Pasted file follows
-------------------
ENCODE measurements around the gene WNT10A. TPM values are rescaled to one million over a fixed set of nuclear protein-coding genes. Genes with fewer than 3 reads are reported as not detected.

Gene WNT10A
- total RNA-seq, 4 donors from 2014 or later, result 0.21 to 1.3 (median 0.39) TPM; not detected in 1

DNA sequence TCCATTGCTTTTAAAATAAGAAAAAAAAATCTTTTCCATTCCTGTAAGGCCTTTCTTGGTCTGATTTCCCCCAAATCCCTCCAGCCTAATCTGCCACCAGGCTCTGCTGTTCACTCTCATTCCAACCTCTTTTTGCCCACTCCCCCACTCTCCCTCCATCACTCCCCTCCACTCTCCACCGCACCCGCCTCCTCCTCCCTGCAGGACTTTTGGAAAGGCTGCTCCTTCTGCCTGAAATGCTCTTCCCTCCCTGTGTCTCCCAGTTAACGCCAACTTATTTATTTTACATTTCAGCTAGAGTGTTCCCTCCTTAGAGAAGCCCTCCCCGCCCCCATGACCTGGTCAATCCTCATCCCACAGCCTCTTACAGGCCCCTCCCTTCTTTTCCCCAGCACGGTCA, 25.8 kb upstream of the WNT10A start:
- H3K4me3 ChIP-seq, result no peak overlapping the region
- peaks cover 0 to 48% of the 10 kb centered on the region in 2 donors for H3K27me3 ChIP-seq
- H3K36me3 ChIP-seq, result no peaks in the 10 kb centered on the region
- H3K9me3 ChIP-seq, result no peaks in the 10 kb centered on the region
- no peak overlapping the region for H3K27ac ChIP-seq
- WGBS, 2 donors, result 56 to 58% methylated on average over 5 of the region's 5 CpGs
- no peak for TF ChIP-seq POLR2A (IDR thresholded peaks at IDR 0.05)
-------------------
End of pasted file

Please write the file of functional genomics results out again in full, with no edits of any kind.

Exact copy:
ENCODE measurements around the gene WNT10A. TPM values are rescaled to one million over a fixed set of nuclear protein-coding genes. Genes with fewer than 3 reads are reported as not detected.

Gene WNT10A
- total RNA-seq, 4 donors from 2014 or later, result 0.21 to 1.3 (median 0.39) TPM; not detected in 1

DNA sequence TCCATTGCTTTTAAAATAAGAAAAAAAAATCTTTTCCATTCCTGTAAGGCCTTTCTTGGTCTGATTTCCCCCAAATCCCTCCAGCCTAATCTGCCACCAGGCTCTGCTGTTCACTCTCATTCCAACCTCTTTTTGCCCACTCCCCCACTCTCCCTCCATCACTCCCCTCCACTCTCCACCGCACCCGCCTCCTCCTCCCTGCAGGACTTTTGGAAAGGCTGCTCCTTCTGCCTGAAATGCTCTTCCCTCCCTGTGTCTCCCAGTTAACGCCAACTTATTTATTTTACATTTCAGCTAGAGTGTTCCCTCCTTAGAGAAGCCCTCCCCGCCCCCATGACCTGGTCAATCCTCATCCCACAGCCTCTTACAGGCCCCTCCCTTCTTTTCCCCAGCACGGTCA, 25.8 kb upstream of the WNT10A start:
- H3K4me3 ChIP-seq, result no peak overlapping the region
- peaks cover 0 to 48% of the 10 kb centered on the region in 2 donors for H3K27me3 ChIP-seq
- H3K36me3 ChIP-seq, result no peaks in the 10 kb centered on the region
- H3K9me3 ChIP-seq, result no peaks in the 10 kb centered on the region
- no peak overlapping the region for H3K27ac ChIP-seq
- WGBS, 2 donors, result 56 to 58% methylated on average over 5 of the region's 5 CpGs
- no peak for TF ChIP-seq POLR2A (IDR thresholded peaks at IDR 0.05)